Outlaw Country

I am a big fan of XM60, formerly XM12, Outlaw Country.  They play alot of music that you won’t hear in a sold-out football stadium; these are gritty artists roaming the country in a van, hauling their own equipment, singing songs they wrote themselves.  Highly independant folks– I am down with that.  One of the reasons that I am such a big fan is that when I drove the kids to school every morning, Elizabeth Cook was the dj (she has a different slot now, but is still in the morning, FYI.)  She says the funniest things like, “If I eat all the cookies, they will be gone and I won’t eat anymore.  Brilliant!  I thank God every day for my Georgia Southern Education.”  I get that.  She is also a great songwriter and is up for an Americana Music Award for her song, “El Camino.”

My Outlaw country roots run deep and can be traced further back to that 8 track tape “Wanted! The Outlaws” that was the only music we listened to for about a year when we lived in Fisher.  Even now, I could probably sing all the words to Red Headed Stranger and I haven’t heard it in years.  Honestly, why weren’t we listening to calculus on tape?  Back when my brain’s hard drive wasn’t filled up with song lyrics? Which brings me to another point: it’s pretty much your parents’ fault.  Everything.

When I was growing up I thought I had a chance, being smart and self-determining and all.   Turns out that was just bad information.  Research shows that the biggest predictor of a person’s financial success is whether or not their parents were successful.  So, I guess the reason I am not on the Forbes top 500 millionaires list is because my parents weren’t either.  What were they thinking, dooming me to upper middle classhood?  They should have tried harder.

Maybe the would have if they had known.  Or maybe not.  I heard about a study the other day that said parenting doesn’t matter; genetics and peers determine a child’s outcome.  Well, I am no Rhodes scholar, but doesn’t alot of parenting have to do with choosing your neighborhood, child’s school, and who you let them hang out with, i.e. peers? So, wouldn’t parenting have just the tiniest bit of relevance?   Regardless, I am going to save this nugget for when the kids come back 40 years later telling me it’s my fault that they aren’t on the list… the Deans’ list, the Forbes list, any list.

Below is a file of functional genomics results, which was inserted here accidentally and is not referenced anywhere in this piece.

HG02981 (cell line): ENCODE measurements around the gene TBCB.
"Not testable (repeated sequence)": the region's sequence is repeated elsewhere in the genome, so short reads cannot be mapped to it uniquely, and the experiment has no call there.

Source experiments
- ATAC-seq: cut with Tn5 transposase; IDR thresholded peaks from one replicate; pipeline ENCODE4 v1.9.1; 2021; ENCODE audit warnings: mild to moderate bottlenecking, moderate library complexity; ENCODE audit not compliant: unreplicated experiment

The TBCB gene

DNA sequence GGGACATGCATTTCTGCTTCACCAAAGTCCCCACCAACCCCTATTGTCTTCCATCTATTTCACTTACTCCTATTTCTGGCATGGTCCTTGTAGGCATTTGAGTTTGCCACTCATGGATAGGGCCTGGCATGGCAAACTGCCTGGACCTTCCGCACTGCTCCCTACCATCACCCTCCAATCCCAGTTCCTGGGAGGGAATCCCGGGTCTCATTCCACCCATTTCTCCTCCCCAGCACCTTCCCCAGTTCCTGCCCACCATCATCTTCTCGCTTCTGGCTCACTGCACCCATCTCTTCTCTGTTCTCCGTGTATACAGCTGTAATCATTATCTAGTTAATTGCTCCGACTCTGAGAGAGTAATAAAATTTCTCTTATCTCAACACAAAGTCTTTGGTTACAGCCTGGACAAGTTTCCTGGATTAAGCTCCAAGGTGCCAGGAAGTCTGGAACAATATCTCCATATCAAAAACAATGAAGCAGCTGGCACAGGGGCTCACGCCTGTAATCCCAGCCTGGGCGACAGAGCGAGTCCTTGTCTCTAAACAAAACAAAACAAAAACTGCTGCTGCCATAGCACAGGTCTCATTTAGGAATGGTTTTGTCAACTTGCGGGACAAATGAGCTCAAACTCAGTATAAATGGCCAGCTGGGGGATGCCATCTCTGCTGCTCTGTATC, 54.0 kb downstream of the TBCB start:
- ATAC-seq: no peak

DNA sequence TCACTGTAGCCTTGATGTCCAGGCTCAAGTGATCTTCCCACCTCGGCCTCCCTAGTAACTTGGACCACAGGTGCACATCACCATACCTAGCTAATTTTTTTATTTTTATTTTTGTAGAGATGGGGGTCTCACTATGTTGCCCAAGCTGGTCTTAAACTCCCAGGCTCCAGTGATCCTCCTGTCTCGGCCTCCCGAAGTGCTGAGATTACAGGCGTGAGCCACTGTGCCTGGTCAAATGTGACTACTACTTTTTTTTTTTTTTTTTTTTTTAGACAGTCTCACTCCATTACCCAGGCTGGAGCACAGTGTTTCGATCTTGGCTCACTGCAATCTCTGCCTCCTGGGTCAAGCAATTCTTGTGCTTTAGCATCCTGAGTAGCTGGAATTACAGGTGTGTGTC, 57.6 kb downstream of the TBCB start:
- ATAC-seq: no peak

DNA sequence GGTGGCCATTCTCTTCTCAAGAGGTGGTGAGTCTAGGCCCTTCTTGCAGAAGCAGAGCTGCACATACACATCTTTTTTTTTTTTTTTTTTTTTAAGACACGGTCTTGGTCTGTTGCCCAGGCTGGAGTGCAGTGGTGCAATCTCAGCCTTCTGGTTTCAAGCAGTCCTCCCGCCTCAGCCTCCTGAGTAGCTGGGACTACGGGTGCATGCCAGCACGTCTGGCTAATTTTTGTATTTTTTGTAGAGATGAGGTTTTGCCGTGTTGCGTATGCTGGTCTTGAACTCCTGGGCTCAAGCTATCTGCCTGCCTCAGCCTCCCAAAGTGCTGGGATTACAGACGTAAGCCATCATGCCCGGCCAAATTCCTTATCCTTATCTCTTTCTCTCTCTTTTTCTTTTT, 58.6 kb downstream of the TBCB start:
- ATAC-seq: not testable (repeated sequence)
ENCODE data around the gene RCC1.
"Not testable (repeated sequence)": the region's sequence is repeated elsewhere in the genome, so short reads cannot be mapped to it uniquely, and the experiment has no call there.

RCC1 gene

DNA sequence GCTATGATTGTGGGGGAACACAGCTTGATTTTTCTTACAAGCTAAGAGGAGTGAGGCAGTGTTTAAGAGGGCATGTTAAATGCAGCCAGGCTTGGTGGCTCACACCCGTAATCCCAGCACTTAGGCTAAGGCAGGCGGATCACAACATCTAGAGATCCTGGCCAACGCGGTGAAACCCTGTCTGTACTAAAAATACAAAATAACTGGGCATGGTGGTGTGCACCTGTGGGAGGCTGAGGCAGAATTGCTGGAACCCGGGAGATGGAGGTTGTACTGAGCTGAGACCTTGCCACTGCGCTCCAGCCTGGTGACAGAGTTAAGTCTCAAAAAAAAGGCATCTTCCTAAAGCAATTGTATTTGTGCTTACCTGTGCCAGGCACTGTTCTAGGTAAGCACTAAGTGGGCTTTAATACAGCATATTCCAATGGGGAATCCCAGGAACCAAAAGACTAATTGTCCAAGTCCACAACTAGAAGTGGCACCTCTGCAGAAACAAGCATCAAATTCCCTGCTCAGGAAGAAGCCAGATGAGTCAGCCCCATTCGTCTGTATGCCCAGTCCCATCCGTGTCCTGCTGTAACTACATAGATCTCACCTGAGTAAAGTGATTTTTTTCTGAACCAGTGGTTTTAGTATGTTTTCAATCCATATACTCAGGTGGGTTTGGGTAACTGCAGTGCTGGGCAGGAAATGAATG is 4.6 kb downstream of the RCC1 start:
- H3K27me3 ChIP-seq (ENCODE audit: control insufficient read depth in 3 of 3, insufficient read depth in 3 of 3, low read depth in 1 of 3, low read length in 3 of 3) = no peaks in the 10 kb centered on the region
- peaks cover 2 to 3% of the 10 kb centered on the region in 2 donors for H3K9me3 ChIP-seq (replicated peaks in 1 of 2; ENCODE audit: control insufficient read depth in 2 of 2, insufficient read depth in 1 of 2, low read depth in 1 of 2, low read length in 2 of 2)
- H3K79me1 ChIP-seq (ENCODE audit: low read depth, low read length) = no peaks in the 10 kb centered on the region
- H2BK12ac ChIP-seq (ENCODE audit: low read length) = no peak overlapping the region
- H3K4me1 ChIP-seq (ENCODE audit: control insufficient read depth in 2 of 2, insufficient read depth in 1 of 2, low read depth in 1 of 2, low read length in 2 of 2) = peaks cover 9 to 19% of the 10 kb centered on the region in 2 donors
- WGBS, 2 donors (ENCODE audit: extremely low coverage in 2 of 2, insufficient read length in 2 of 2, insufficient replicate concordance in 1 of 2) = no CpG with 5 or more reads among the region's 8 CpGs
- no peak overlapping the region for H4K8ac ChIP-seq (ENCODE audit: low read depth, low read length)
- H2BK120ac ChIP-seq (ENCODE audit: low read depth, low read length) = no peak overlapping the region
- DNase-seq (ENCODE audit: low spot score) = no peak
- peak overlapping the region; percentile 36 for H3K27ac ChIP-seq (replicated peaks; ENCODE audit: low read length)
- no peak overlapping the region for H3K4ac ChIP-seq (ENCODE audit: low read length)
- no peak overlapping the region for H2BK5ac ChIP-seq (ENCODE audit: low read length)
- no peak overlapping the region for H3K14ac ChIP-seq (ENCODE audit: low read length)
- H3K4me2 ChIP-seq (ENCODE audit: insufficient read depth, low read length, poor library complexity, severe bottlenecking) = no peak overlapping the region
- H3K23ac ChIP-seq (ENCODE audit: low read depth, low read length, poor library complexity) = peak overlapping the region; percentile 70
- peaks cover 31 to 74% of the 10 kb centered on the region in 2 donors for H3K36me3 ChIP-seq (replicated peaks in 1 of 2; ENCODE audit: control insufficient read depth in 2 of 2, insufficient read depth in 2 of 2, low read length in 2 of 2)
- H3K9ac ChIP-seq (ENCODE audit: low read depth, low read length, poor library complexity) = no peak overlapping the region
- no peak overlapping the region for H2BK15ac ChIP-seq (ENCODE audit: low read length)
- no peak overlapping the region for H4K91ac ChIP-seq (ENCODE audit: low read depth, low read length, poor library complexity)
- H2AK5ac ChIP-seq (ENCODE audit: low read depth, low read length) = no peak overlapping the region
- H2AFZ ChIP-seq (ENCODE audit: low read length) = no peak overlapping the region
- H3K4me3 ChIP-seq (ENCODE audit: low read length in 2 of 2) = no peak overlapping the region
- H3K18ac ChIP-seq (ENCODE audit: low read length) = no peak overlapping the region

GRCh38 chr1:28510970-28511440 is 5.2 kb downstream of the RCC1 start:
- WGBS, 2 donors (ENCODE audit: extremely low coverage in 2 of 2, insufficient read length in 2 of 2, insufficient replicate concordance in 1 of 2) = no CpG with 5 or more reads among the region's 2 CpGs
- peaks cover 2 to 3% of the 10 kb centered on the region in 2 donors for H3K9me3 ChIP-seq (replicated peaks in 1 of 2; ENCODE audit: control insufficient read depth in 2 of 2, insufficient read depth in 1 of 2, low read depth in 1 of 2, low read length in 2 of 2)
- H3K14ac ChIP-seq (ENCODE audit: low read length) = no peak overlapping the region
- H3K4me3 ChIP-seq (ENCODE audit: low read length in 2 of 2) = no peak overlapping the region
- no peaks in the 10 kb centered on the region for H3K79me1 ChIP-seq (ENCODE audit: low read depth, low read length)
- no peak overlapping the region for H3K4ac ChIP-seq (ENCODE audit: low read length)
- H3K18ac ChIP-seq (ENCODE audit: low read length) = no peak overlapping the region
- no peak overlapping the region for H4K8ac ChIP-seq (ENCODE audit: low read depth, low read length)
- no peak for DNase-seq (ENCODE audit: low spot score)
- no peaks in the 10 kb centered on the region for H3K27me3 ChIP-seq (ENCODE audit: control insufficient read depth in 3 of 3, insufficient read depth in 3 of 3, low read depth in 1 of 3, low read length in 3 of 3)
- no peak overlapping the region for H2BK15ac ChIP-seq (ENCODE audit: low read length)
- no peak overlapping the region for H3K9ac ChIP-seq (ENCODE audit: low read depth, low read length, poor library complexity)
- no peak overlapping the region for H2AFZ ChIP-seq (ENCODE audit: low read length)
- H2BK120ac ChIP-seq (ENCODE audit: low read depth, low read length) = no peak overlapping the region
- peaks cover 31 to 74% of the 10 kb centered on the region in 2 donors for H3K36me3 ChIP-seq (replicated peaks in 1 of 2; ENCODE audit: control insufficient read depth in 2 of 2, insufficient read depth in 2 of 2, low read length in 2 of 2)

So, which is it?  Are we predestined according to our genes and patterns our parents set for us, or are we rugged individuals, able to go where no man has gone before?  Well, I think that it may be both.  Our genetic makeup is the hand we are dealt and how we choose to play it determines the rest.  I am “all in” on this adventure.

 

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About oldhwysixwest

I'm currently pursuing a PhD in accounting at LSU. I also write fiction when I can (usually 4 am).
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6 Responses to Outlaw Country

  1. Mark says:

    Loved this one! We need to get Willie to sing some Calculus songs for us. I’m amazed he even remembers his lyrics given his habits. Now I worry that my beta decision will doom the kids.

  2. I have to agree, Laura. It’s a little of both. Sure, some things you are born into, but your skills–including basic humanity–you learn from the village around you. It’s always easy to blame someone–our parents, for example–when we don’t achieve everything we want, but that’s a cop-out. As parents, all we can do is give the kids the tools. It’s up to them to do something with it. Of course, I write this as I’m pushing one out of the nest in hopes he’ll quickly get off the Mommy and Daddy gravy train!

    • Laura says:

      Can’t believe you would push them off the gravy train in mismatched socks! My 8th greater wears them that way on purpos, too.

      • Laura says:

        Can’t believe you would push them off the gravy train in mismatched socks! My 8th grader wears them that way on purpose, too.

  3. LC Coon says:

    I believe that is spelled grater, since a child can grate on ones nerves.
    Or is your 8th greater the greatest ever?
    You would have to put the blame on the grandparents,great-grands, great,great grands, etc.

    • Laura says:

      Dang autospell on my phone. Although the kids do occasionally grate on my nerves, they are the greatest 2nd and 8th graders around. Sand spelling nazis.

      You know the saying… He got his money the old fashioned way– he inherited it? Guess that’s true.

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